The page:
IRA Rollovers and How Timing Restrictions Apply
By Tricia Held, QKA, CISP
Last month, an IRA owner took two different distributions from his Traditional IRA exactly one week apart. Later in the same month, he rolled over one of the distributions back into the same IRA. Now he’s returned within 60 days to roll the second distribution back over into the Traditional IRA. Is this possible?
No. A taxpayer is limited to one IRA distribution eligible for rollover per 12-month period, regardless of the number of IRAs (Traditional, Roth, and SIMPLE IRAs) that the IRA owner may have.
If the previous scenario is not possible, does he have another option to retain the assets of the second distribution in a retirement account instead of treating it as a distribution?
Within 60 days of receiving the second Traditional IRA distribution, the IRA owner may convert the remaining eligible assets to a Roth IRA as an indirect conversion. The one-per-12-month rule for IRA rollovers does not apply to conversions. Although the IRA owner generally must include any pretax assets that are converted to a Roth IRA in taxable income, the taxation outcome may actually be better because a distribution taken before age 59½ that is not rolled over or converted is subject to the 10 percent early distribution penalty tax. Keep in mind that if both were Roth IRA distributions, converting would not be an option for the amount not eligible for rollover.
Another option may be through an indirect rollover to an eligible employer-sponsored retirement plan. Eligible retirement plans include 401(a) and 403(a) qualified retirement plans, 403(b) plans, governmental 457(b) plans and the federal Thrift Savings Plan. The one-per-12-month rule applies only for IRA-to-IRA rollovers. It is important to note, however, that IRA owners may not roll over after-tax (or nondeductible) contributions from an IRA to an employer-sponsored retirement plan.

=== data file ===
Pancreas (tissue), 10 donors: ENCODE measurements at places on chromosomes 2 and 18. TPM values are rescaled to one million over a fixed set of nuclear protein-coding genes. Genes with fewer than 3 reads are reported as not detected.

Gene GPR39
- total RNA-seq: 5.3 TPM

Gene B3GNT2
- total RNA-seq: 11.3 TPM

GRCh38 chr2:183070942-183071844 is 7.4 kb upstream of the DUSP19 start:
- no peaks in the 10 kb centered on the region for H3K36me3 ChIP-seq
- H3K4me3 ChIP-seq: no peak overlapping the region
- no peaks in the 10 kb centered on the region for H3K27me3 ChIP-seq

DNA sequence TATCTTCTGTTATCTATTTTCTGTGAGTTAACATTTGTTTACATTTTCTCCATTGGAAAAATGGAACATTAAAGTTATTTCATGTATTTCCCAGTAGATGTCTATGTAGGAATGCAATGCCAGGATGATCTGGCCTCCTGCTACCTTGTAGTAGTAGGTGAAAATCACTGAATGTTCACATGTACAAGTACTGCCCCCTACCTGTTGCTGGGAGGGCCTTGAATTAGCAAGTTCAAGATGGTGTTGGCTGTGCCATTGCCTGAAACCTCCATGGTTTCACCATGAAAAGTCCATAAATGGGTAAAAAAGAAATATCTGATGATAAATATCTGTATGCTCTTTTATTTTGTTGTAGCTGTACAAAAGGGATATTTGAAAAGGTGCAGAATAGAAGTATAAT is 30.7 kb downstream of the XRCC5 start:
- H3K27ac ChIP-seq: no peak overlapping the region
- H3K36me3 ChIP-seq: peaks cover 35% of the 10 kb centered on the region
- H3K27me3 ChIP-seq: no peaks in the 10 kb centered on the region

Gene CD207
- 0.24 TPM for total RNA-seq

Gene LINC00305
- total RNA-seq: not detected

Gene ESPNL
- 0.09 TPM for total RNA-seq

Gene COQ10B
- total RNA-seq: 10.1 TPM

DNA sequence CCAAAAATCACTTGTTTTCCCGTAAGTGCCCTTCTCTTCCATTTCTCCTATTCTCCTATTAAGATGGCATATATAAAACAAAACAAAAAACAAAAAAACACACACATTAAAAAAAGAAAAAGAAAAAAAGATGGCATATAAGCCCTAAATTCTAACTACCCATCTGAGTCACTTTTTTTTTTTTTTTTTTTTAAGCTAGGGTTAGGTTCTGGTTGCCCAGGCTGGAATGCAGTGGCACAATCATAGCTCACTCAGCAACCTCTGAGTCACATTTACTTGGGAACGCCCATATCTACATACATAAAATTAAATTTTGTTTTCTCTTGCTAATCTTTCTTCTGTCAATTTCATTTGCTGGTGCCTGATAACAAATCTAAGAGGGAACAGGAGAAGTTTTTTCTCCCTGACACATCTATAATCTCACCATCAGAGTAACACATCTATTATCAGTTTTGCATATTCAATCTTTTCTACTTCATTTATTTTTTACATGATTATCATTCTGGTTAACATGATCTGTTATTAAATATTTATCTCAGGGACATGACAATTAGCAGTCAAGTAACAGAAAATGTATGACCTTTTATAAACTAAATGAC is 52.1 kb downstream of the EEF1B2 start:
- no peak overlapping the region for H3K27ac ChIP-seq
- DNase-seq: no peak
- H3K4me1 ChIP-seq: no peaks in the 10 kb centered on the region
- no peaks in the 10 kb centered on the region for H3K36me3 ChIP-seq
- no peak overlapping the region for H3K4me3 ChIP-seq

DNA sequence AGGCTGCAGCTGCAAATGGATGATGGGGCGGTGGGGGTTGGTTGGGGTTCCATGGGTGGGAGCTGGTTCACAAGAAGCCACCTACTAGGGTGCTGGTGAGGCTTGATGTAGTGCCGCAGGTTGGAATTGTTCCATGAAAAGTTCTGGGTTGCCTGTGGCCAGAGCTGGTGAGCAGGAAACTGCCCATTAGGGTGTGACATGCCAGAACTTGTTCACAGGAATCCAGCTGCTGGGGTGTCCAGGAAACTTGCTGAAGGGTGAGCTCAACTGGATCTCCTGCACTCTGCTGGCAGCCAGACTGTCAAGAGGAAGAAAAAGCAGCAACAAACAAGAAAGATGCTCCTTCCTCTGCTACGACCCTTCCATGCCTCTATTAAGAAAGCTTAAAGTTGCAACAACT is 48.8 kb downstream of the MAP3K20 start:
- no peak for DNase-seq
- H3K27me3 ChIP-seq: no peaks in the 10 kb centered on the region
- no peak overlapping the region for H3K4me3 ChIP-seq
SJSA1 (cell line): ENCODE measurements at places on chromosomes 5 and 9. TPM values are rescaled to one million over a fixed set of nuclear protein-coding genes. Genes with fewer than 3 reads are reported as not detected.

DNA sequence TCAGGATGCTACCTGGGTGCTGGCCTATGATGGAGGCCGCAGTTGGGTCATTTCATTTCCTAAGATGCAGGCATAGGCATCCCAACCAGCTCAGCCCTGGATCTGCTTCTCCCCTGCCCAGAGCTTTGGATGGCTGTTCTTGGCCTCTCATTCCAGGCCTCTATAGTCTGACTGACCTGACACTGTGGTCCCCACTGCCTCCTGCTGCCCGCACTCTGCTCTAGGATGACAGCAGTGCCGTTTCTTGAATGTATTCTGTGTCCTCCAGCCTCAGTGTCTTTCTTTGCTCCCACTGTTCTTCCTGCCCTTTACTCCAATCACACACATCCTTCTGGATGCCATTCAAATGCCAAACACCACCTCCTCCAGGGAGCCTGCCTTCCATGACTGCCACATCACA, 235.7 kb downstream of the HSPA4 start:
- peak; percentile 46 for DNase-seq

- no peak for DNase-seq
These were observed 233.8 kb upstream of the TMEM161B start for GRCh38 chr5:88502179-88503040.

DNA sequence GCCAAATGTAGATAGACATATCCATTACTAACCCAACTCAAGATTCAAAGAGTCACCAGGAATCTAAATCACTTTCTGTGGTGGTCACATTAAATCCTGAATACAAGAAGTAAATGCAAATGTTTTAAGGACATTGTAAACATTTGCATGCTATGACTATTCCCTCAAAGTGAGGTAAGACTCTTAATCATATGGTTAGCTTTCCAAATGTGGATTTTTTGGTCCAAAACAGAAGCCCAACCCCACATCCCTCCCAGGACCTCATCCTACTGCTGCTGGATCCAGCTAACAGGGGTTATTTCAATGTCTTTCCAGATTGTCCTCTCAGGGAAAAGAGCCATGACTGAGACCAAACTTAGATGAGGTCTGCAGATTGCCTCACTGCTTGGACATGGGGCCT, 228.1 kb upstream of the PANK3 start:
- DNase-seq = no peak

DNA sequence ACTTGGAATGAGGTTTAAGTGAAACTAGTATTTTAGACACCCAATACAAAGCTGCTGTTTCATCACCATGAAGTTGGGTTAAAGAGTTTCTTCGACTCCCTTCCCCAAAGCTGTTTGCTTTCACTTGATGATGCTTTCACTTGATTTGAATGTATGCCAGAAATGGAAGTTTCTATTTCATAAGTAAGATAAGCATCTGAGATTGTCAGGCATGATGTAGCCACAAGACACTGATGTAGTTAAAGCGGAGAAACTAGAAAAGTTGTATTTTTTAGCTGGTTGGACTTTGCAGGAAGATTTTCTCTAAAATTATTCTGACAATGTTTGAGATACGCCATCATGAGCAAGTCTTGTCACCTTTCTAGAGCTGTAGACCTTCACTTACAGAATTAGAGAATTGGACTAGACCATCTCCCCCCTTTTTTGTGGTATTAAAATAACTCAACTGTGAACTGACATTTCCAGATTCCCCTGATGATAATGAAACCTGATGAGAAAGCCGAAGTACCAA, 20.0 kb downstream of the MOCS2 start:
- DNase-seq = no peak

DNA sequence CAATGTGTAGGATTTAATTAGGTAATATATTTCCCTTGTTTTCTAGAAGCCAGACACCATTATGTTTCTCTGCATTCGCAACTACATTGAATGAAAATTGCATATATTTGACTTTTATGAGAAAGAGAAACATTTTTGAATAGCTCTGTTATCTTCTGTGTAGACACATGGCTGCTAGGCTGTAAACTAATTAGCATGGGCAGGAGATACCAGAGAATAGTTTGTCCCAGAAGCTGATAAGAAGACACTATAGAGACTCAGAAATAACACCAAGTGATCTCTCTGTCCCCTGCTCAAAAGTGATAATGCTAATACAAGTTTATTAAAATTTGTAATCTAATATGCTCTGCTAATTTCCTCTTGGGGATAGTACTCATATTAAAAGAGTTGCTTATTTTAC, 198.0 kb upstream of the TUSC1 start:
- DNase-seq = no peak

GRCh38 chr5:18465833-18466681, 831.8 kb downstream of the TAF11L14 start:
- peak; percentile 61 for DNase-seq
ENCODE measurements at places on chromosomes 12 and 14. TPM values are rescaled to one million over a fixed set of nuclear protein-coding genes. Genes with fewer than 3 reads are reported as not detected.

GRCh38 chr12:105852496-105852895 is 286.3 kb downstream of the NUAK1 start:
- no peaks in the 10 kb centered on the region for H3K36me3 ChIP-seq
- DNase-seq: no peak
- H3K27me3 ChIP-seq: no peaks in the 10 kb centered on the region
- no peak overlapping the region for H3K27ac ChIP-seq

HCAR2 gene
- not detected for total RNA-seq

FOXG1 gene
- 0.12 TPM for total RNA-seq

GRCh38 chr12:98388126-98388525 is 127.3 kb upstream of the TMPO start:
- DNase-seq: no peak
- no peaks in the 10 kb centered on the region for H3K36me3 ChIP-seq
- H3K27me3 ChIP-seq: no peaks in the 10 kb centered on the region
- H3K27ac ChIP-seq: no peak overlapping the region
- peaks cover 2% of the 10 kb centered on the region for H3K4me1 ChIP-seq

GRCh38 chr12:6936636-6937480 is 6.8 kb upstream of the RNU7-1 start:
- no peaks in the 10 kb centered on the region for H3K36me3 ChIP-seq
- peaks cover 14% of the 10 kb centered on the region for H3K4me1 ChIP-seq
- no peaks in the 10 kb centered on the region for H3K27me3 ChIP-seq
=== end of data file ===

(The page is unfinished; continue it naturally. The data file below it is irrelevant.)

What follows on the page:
The employer plan will determine if indirect rollover contributions from a Traditional IRA are permitted. If so, this option would allow an IRA owner to retain the assets within a retirement account and continue to defer taxation until distribution and avoid the 10 percent early distribution penalty tax.
When does the 12-month period begin for purposes of the one-per-12-month rule?
The 12-month period begins on the day that the IRA owner receives the distribution. For example, if an IRA owner received a Roth IRA distribution on July 15, 2019, and later rolls over the assets, the IRA owner will not be eligible for another IRA rollover until July 15, 2020.
If an IRA owner takes a distribution and later rolls only a portion of it back over into an IRA, is she no longer eligible to roll over the remainder of the distribution due to the one-per-12-month rule?
No. An IRA owner may complete a rollover through multiple rollover contributions made to the same or a different IRA, provided they are all completed within 60 days following the date the IRA owner had constructive receipt of the distribution. The one-per-12-month rule allows only one distribution in a 12-month period to be rolled over into an IRA or IRAs within 60 days.